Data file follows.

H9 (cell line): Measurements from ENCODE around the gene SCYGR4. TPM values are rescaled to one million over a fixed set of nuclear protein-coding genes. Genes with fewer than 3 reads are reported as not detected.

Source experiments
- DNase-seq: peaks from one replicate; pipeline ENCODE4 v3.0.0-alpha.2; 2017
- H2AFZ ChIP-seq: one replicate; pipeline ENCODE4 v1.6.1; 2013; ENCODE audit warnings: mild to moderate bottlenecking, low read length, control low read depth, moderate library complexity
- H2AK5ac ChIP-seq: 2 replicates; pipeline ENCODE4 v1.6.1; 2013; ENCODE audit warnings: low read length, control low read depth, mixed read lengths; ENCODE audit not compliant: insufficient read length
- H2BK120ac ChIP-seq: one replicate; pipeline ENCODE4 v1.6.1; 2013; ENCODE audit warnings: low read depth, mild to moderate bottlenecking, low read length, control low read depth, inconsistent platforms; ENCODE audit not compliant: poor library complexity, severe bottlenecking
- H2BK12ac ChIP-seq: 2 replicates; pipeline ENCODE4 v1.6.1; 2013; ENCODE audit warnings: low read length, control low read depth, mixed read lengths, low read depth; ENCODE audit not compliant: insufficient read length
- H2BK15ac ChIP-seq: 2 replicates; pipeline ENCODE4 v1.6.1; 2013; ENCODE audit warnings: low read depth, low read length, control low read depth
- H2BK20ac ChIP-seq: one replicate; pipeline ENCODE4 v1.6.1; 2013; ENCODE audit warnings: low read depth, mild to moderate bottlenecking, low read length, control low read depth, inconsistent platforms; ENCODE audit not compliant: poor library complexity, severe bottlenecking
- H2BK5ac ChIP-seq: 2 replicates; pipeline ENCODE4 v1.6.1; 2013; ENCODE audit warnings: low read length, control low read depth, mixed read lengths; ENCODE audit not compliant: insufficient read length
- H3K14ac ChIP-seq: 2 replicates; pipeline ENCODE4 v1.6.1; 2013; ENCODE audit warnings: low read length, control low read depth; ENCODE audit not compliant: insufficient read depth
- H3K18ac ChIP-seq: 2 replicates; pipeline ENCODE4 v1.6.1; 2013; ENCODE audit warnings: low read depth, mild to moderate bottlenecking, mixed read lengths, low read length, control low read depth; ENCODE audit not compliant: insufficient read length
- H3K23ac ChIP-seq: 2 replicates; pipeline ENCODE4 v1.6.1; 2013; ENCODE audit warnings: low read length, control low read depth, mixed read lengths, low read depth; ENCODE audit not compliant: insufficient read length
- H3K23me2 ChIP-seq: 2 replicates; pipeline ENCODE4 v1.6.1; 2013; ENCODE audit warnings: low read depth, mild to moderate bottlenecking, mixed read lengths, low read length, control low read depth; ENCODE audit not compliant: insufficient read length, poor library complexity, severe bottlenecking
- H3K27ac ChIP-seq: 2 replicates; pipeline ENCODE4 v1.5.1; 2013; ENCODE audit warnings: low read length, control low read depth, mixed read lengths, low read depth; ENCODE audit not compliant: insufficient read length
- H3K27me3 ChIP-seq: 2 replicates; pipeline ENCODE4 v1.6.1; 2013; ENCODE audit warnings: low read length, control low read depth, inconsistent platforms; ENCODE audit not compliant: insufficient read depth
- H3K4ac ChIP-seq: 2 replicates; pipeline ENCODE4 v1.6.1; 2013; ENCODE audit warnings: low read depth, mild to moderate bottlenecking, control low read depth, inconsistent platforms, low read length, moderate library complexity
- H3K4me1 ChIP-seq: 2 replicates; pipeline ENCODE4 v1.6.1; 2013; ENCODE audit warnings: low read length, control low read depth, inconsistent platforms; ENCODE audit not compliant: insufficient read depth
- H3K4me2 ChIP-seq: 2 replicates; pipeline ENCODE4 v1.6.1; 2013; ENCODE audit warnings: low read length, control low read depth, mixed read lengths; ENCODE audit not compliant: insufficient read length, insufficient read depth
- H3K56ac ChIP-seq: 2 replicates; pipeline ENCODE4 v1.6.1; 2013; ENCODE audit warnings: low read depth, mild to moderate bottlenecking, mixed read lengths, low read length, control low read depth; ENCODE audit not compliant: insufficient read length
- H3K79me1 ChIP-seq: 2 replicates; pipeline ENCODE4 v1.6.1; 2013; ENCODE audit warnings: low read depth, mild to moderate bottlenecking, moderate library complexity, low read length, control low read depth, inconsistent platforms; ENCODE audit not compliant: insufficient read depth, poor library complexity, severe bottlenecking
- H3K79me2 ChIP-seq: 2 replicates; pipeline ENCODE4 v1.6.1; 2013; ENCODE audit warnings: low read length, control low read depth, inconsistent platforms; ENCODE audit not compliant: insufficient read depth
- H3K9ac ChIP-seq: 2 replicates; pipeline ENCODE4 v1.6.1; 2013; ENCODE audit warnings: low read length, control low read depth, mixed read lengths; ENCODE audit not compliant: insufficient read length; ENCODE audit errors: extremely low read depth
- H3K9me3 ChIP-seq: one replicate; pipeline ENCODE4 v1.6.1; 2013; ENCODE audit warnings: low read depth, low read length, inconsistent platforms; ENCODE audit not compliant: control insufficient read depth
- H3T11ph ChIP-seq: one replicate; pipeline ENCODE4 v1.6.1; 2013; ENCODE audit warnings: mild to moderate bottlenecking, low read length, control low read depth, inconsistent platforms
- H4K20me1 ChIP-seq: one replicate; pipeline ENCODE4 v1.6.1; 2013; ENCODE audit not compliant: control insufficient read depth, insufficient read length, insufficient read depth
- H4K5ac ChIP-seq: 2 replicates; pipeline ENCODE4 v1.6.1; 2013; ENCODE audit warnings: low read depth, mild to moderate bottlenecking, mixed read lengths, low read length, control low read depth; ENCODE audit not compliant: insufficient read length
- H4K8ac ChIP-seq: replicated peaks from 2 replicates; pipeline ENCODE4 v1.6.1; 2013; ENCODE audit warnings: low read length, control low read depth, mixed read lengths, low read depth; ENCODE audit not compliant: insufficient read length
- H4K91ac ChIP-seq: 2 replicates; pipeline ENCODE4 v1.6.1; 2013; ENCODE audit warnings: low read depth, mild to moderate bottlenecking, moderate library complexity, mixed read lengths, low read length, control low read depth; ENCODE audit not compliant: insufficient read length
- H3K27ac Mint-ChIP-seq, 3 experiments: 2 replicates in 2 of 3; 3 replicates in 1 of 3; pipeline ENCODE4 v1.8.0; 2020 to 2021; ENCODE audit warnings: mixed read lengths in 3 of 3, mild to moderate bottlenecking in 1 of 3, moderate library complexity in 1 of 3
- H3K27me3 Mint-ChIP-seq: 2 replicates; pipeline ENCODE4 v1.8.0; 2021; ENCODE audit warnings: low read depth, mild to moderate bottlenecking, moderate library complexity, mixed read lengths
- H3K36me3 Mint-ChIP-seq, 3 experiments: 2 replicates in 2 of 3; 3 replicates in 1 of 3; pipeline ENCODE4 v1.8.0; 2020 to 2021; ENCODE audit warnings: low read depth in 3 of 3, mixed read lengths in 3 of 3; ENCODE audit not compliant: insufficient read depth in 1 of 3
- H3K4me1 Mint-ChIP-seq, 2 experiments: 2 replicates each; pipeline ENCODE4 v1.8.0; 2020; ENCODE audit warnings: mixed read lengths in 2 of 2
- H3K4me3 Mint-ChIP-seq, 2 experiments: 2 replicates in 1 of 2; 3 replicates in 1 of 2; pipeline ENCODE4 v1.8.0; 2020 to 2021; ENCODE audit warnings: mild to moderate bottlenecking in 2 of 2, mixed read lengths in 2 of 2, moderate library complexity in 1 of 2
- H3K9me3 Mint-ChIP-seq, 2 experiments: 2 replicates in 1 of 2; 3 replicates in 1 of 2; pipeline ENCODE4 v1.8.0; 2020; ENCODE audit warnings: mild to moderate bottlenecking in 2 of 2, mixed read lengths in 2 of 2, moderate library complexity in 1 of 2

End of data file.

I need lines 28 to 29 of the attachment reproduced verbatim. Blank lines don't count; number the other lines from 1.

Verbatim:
- H4K8ac ChIP-seq: replicated peaks from 2 replicates; pipeline ENCODE4 v1.6.1; 2013; ENCODE audit warnings: low read length, control low read depth, mixed read lengths, low read depth; ENCODE audit not compliant: insufficient read length
- H4K91ac ChIP-seq: 2 replicates; pipeline ENCODE4 v1.6.1; 2013; ENCODE audit warnings: low read depth, mild to moderate bottlenecking, moderate library complexity, mixed read lengths, low read length, control low read depth; ENCODE audit not compliant: insufficient read length